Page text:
If you look long and hard you can find snippets of objective journalism in the Baton Rouge Advocate – just not where John Bel Edwards is concerned.
The paper has made no oath of fealty to Sharon Weston Broome, the mayor-president in Baton Rouge, though. The Advocate dissected the copious examples of fraud in the curriculum vitae of Broome’s choice for Chief Administrative Officer Troy Bell within a few days of the latter being hired, which led to Bell’s resignation.
East Baton Rouge Parish Mayor-President Sharon Weston Broome said she’s disappointed by the man she picked as her top lieutenant, who resigned Friday after just a week on the job amid revelations that his resume was a sham.
Broome should also be disappointed in herself for taking months to fill the job of chief administrative officer, then hiring a con artist and apparently failing to give him a decent background check. “I made a mistake with this important hire and I accept full responsibility,” she said this week.
In the wake of the scandal, Broome promised that her office “will continue to serve our fellow residents in an efficient manner as we have since the beginning of my tenure.”
If this is Broome’s idea of efficiency, we’re in trouble.
Broome, who assumed office in January, took longer to pick her top aide than any Baton Rouge mayor in historical memory, and the result was the worst in memory, too.
After noting that Bell’s claims he hadn’t been fired from two other jobs he held prior to the one in Walla Walla, Washington he was dismissed from most recently were untrue, and so was his claim to have been a “continuing guest lecturer at Purdue University,” there is this…
It’s curious that Broome, who spent months running for an office she had a very good chance at winning, was so unprepared to fill the CAO position that she needed an exhaustively prolonged search to pick someone.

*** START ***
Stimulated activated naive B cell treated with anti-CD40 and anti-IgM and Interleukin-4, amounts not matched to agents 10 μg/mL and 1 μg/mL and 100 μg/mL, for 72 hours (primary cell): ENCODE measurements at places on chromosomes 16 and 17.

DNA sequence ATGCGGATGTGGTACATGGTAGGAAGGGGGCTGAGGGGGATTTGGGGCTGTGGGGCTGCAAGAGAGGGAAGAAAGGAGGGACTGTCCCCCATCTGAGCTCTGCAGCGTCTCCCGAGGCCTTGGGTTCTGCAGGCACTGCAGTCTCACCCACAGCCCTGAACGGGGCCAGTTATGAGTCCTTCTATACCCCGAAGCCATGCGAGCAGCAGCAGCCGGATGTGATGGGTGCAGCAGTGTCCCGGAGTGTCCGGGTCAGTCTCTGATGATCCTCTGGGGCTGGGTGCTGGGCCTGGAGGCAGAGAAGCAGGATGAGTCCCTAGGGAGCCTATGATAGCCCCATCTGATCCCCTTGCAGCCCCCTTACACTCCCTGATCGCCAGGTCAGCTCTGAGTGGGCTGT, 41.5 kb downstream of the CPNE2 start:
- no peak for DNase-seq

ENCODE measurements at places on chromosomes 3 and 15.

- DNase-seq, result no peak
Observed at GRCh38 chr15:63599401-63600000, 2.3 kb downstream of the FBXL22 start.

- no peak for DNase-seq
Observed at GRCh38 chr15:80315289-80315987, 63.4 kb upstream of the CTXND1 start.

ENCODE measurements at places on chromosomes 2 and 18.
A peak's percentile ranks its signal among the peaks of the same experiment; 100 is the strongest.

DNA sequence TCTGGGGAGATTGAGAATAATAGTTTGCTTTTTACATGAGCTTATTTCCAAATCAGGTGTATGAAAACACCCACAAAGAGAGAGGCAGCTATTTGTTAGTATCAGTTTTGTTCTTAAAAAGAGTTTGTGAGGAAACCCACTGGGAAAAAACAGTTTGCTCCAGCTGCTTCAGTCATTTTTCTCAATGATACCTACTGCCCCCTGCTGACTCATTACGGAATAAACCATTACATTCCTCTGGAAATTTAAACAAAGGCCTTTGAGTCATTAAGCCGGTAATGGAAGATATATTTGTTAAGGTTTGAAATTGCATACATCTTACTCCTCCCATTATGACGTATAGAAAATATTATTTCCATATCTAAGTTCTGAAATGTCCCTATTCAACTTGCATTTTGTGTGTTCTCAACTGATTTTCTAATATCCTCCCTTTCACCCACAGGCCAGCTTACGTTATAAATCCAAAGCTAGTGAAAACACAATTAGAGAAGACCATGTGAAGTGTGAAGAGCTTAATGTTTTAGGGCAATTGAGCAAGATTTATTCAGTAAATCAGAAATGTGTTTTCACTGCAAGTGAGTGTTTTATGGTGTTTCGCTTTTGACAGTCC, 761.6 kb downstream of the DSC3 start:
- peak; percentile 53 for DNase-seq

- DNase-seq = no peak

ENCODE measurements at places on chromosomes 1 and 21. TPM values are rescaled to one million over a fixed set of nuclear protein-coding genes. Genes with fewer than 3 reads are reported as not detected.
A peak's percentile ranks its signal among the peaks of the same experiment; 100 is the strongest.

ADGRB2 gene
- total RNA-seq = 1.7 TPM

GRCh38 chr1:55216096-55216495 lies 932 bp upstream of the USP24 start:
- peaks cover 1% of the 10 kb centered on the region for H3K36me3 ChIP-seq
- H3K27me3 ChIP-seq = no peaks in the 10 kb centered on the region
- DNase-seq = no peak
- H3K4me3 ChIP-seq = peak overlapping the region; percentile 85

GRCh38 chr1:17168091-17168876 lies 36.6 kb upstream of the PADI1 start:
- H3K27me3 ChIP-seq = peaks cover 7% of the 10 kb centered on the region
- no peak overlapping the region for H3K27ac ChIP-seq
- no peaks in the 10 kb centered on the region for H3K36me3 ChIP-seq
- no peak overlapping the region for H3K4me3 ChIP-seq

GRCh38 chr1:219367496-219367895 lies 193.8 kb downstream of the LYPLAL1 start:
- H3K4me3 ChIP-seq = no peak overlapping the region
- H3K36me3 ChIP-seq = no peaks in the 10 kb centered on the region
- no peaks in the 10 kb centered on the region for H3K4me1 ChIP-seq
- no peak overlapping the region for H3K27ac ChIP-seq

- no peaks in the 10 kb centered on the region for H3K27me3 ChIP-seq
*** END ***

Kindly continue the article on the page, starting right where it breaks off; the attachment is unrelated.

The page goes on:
But then again, her leadership — or lack of it — has produced other head-scratchers. In the wake of serious allegations of wrongdoing at the Council on Aging, the mayor essentially shrugged, suggesting that the current governance structure for the agency seems fine. And Broome sat on the sidelines as a heated Metro Council argument about the agency led to a walkout by Democratic council members. Although Broome doesn’t control the council, she can be an important voice in bringing members together – and holding Council on Aging leaders accountable for their missteps.
It’s a bit disappointing the Advocate hasn’t noted a number of other examples of Broome’s poor leadership – like, for example, the transition report she allowed to be released in her name which was one of the most divisive public documents in memory. Or the quixotic campaign to remove BRPD chief Carl Dabadie, who would probably have already retired but for the fear Broome has spread within the department over what happens once he’s gone. Or her appointment of race-baiting hucksters like Gary Chambers and Reginald Pitcher to various mayoral boards, including one which purports to review police procedures. Or her public efforts at stoking tension over the expected revitalization of the St. George movement, which despite Broome’s rhetoric has not reawoken since her election (she seems hell-bent on changing that, though).
There are other highlights, or lowlights, if you prefer.
But it’s nice to see that the Advocate is still capable of stating the obvious in some cases. Would that were true where its pal the governor was concerned.